Donald Trump Says He Is 'Not Willing' To Tackle Climate Change
Donald Trump has rejected the need to deal with climate change at this year's G20 summit in Japan.
The US President went against warnings that this is the last generation with the power to tackle global warming. Instead, he used his speech to reject green energy, claiming that he was 'not willing' to take action to confront the situation because it would affect his country's production industries.
He said: "So we have the best numbers that we've ever had recently. I'm not looking to put our companies out of business.
"I'm not looking to create a standard that is so high that we're going to lose 20-25 percent of our production. I'm not willing to do that.
"We have the cleanest water we have ever had, we have the cleanest air we've ever had, but I'm not willing to sacrifice the tremendous power of what we've built up over a long period of time and what I've enhanced and revived.
"I'm not sure that I agree with certain countries with what they are doing, they are losing a lot of power. I am talking about the powering of a plant.
"It doesn't always work with a windmill. When the wind goes off, the plant isn't working. It doesn't always work with solar because solar's just not strong enough, and a lot of them want to go to wind, which has caused a lot of problems.
"Wind doesn't work for the most part without subsidy. The United States is paying tremendous amounts of subsidies for wind. I don't like it, I don't like it."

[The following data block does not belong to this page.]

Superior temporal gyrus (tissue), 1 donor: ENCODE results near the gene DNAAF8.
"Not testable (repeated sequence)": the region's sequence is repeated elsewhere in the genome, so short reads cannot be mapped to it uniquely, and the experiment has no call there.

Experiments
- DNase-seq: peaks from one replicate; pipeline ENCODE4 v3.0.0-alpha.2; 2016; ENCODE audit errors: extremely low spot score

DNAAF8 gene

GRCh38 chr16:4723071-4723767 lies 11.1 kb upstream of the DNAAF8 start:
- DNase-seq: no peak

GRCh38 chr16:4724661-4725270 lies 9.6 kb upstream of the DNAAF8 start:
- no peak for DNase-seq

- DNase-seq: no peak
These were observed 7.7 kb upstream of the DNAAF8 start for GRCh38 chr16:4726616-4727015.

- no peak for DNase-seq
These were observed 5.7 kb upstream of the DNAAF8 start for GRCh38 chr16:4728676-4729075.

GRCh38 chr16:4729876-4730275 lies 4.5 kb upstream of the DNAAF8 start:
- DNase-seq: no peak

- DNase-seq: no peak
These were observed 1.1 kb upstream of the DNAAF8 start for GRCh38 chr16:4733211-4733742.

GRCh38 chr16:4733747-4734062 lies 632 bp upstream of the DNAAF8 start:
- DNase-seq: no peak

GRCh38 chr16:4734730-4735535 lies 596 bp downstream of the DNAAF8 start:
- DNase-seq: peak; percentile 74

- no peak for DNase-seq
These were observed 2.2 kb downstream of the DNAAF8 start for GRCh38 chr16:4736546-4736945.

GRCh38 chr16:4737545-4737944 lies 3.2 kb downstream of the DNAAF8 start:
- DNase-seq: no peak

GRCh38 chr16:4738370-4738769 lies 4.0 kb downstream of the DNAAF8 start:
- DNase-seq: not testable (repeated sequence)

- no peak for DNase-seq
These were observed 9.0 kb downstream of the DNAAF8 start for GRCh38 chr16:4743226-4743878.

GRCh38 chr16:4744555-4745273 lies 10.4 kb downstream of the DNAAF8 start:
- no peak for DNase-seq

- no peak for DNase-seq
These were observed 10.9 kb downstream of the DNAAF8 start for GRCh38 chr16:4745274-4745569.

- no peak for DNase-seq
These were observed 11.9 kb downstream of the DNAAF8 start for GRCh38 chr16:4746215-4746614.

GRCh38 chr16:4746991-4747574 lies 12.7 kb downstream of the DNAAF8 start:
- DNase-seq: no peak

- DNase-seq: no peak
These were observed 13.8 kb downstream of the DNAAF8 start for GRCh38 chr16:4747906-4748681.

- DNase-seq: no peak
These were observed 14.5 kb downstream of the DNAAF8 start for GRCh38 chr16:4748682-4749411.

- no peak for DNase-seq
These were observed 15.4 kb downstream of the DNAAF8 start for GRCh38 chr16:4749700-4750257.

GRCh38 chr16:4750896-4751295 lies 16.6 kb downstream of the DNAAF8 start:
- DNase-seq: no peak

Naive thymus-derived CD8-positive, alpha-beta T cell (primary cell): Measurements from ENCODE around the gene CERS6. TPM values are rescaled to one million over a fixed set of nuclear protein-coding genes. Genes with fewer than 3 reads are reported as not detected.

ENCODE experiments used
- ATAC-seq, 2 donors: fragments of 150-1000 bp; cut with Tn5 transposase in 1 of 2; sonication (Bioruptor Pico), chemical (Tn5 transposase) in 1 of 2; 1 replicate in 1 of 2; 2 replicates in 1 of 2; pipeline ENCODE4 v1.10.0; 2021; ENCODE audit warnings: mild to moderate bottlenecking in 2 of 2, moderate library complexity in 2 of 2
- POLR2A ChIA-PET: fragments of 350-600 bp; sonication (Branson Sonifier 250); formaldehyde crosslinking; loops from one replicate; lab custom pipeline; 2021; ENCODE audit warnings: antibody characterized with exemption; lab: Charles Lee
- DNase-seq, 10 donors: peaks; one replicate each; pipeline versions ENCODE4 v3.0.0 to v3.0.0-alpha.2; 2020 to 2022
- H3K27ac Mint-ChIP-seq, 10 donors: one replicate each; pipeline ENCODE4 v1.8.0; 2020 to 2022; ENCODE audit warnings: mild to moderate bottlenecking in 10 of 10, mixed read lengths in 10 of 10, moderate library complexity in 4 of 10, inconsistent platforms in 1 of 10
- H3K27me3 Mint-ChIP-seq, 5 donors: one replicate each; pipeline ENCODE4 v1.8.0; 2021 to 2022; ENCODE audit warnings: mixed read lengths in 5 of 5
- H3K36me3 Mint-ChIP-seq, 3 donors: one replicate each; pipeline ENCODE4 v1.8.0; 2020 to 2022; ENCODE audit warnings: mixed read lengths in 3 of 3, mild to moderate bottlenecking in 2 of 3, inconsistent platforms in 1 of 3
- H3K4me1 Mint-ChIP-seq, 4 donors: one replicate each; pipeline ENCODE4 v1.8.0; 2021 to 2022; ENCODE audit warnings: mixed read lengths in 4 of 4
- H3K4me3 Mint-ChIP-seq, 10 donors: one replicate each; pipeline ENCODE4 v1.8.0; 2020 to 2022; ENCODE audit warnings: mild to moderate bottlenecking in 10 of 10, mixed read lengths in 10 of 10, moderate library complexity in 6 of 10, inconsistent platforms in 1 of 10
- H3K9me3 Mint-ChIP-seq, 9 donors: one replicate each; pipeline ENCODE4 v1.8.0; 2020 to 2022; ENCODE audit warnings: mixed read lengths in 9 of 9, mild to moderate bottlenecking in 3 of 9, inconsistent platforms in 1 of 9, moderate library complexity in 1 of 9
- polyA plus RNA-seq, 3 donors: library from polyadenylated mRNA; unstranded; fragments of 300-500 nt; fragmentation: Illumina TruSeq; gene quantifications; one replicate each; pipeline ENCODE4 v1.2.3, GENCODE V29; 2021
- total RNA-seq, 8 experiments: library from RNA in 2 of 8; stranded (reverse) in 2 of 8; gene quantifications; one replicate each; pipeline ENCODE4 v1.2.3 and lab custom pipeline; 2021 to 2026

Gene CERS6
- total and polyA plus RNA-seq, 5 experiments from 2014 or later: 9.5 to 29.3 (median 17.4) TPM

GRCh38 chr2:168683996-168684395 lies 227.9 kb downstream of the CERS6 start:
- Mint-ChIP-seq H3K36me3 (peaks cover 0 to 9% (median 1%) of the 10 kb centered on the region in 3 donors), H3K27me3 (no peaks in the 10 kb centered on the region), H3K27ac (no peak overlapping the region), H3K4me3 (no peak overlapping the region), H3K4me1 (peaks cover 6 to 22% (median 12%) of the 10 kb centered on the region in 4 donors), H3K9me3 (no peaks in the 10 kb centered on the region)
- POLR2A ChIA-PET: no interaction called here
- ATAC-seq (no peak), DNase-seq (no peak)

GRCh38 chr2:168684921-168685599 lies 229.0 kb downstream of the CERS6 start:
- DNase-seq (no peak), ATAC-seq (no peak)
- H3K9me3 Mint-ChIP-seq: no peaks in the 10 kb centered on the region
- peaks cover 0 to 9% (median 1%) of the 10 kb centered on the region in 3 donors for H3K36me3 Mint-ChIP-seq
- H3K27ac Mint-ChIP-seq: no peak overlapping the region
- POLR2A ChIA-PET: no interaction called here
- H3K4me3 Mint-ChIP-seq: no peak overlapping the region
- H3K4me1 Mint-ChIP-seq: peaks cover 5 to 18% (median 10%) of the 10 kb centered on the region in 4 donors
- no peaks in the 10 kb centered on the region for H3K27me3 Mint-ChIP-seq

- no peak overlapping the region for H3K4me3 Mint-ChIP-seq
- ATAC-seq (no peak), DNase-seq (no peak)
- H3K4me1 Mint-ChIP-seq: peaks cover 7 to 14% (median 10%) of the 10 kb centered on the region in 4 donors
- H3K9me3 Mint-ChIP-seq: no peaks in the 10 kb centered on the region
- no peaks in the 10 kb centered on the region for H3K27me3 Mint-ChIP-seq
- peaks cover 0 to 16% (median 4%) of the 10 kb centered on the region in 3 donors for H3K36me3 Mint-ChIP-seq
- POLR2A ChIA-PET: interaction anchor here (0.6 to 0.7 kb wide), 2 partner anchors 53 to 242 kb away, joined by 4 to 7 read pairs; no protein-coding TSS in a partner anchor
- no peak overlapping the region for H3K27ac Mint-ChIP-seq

During his time in office, Trump has made plans for the US to pull out of the Paris international climate agreement, has taken steps to cut back the US Environmental Protection Agency and has claimed that global warming is a hoax invented by the Chinese to attack US manufacturing.
The concept of global warming was created by and for the Chinese in order to make U.S. manufacturing non-competitive.- Donald J. Trump (@realDonaldTrump) November 6, 2012
At the summit the POTUS defended his decisions, claiming he wasn't 'ignoring' the problem.
"We have the best numbers we've ever had recently, and I'm not looking to put our companies out of business," he said.
"I'm not looking to create a standard that is so high that we're going to lose 20 to 25 percent of our production."
Trump has proven to be a sticking point at the summit in the Japanese city of Osaka, as world leaders try to figure out a way to respond to the urgent issue by generating their own national targets.
Sky News' diplomatic editor, Dominic Waghorn, said that ahead of the meeting, France and the US clashed over climate change commitments.
He said: "At the heart of that disagreement is an American objection to the language about climate change, an issue which Theresa May is going to lead the intervention on, about more concerted international action."
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